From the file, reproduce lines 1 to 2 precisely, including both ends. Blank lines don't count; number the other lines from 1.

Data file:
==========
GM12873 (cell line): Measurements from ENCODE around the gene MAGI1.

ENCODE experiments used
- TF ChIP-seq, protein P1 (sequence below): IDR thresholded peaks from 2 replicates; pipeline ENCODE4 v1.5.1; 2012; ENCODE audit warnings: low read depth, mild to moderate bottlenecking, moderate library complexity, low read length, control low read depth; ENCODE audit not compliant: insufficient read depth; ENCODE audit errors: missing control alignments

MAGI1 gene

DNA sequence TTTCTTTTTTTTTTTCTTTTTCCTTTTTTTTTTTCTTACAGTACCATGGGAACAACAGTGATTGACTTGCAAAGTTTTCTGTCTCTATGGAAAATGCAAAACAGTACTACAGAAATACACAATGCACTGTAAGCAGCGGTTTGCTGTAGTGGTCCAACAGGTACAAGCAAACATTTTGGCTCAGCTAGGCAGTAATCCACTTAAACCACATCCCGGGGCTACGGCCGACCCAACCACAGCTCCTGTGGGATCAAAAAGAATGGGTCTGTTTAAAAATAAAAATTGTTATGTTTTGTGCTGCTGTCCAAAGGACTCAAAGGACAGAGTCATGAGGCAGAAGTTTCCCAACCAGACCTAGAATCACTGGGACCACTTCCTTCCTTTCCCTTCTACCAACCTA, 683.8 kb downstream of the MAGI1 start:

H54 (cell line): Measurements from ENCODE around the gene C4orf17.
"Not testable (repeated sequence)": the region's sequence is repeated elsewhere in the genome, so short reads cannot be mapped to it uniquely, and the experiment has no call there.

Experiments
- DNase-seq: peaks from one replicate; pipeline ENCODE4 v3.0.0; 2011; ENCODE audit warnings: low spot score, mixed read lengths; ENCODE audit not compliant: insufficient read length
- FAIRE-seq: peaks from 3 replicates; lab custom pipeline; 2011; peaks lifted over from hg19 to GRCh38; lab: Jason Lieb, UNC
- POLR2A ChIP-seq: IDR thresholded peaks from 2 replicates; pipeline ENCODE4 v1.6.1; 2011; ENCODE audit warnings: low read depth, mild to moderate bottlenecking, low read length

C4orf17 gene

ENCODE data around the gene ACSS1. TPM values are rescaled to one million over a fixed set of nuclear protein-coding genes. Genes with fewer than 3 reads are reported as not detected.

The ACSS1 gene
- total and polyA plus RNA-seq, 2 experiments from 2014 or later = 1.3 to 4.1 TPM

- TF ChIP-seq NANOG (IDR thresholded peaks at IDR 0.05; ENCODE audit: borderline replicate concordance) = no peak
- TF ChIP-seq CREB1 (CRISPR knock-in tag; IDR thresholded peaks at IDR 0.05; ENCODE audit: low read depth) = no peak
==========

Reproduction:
GM12873 (cell line): Measurements from ENCODE around the gene MAGI1.

ENCODE experiments used